• Join over 1.2 million students every month
  • Accelerate your learning by 29%
  • Unlimited access from just £6.99 per month

Analysis of Room 101

Extracts from this document...


Analysis of Room 101 I think the use of words such as `it', `thing', `something', `some kind' are used in a way to install fear of the unknown the words shape Winston's thoughts letting fear wind its way through the tendrils of his thoughts. You don't know what it is, it may be so frightening you will die of shock, the trouble is you simply don't know and lack of knowledge can be a very scary thing, if you know what something is then you have the possibility of confronting it and finding it not so bad at all. O'Brian manipulated and brainwashed Winston so well that it was impossible for him to keep to his original beliefs and die for his cause. The power and torture was too much for him to handle. Orwell uses short sentences and unnecessary detail to delay the action and slow it down to create suspense, here are two examples `It seemed to reach Winston from far away. The rats were fighting; they were trying to get at each other through the partition. He heard also a deep groan of despair. That, too, seemed to come from outside himself.' Here Orwell's short sentences bring home Winston's fear utter despair in thinking he knew what would be happening to him 'I have pressed the first lever,' said O'Brien. ...read more.


showing a different face to the party members and Thought Police, we all use a mask to hide our real thoughts as people don't like laying themselves open to other people's cruelties and ridicule. Another simile used "His bowels seemed to turn to water" was effective in a way that it showed Winston's depth of despair and utter fright and panic when he realised exactly what the meaning of the mask like attachment was. It meant the rats would eat their way through his face. Winston is a minor member of the ruling Party in a futuristic London, Winston is a thin, frail, contemplative, intellectual, and fatalistic thirty-nine-year-old. Winston hates the totalitarian control and enforced repression that are characteristic of his government. He harbours revolutionary dreams.(spark notes- 1984) In the excerpt that we read Winston comes across as a near broken man and by the time O'Brian finishes with him he is totally broken. I do not think Winston was a coward for trying to get the punishment put on Julia it was self preservation, I think we all would do the same if faced with our greatest fear, as mankind is only human we are not unthinking machines nor are we unfeeling. Winston's main attributes are his rebelliousness and his fatalism. O'Brian divest's Winston of his rebelliousness and his manhood even when he finally realised what O'Brian wanted of him, Winston screams "Do it to Julia!" ...read more.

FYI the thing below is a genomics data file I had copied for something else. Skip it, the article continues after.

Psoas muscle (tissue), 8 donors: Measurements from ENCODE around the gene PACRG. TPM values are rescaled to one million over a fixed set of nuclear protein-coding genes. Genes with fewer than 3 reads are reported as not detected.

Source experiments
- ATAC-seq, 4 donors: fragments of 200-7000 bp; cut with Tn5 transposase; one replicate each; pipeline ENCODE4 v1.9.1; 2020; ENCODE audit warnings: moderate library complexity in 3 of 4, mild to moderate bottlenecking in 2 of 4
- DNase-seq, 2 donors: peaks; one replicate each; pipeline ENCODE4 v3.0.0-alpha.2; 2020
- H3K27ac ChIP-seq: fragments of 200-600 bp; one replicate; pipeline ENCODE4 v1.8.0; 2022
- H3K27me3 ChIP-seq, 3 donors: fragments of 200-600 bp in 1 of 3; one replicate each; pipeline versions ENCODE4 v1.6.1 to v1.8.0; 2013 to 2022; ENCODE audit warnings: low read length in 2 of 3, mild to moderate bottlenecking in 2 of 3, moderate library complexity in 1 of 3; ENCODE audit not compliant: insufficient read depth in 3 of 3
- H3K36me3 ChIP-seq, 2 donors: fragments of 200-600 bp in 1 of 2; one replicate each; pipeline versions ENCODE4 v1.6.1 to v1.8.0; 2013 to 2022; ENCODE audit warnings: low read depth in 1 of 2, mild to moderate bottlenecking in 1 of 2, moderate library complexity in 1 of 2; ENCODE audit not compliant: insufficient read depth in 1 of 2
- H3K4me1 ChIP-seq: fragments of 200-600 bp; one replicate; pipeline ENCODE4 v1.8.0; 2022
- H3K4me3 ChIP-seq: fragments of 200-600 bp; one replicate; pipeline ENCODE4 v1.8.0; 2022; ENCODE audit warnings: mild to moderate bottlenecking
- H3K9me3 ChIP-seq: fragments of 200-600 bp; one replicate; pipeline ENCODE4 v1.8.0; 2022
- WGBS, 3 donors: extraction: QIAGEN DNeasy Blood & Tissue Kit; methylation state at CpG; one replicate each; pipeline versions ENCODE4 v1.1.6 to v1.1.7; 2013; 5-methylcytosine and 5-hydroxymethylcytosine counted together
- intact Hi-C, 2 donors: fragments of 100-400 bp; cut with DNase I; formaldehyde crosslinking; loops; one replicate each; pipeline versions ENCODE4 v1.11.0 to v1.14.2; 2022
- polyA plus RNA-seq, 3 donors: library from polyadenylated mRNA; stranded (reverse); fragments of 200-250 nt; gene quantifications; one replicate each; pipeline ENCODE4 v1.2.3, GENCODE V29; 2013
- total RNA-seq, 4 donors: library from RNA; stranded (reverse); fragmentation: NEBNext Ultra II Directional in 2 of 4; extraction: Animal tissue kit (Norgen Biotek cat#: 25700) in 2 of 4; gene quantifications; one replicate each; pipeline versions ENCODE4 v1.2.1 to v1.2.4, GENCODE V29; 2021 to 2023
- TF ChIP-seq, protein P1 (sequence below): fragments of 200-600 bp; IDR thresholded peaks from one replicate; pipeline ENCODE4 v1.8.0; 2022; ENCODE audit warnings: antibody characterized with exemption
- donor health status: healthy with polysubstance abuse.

This heightens the tension when O'Brian reveals the worst thing in the world for Winston involves rats. He uses words such as `deep down', `buried alive', `death by fire', `premonitory fear', `high cracked voice' which all paint an image of fear, death, burial which sets a mood for the reader, we can feel where Winston is in his mind right then. The climax is when "The mask was closing on his face" Winston was mindless in his absolute fear and despair, then a tiny fragment of hope glimmered into his mind, he was frantic to push the punishment anywhere but onto himself, he finally realised the only thing was his denouncement of Julia, to pass the punishment on to herself, forgotten was the love the passion they had shared, self preservation finally kicked in, every man for himself in the end, as well we all know very few people would be willing to suffer endless torture and die for us, we do what it necessary to survive which is what Winston finally does. The Party had won in the end, he was a broken man. The point of view expressed in this story is a third person point of view the narrator is not part of the story but in the minds of the characters like the all seeing eye or an omniscient presence overlooking the proceedings. ...read more.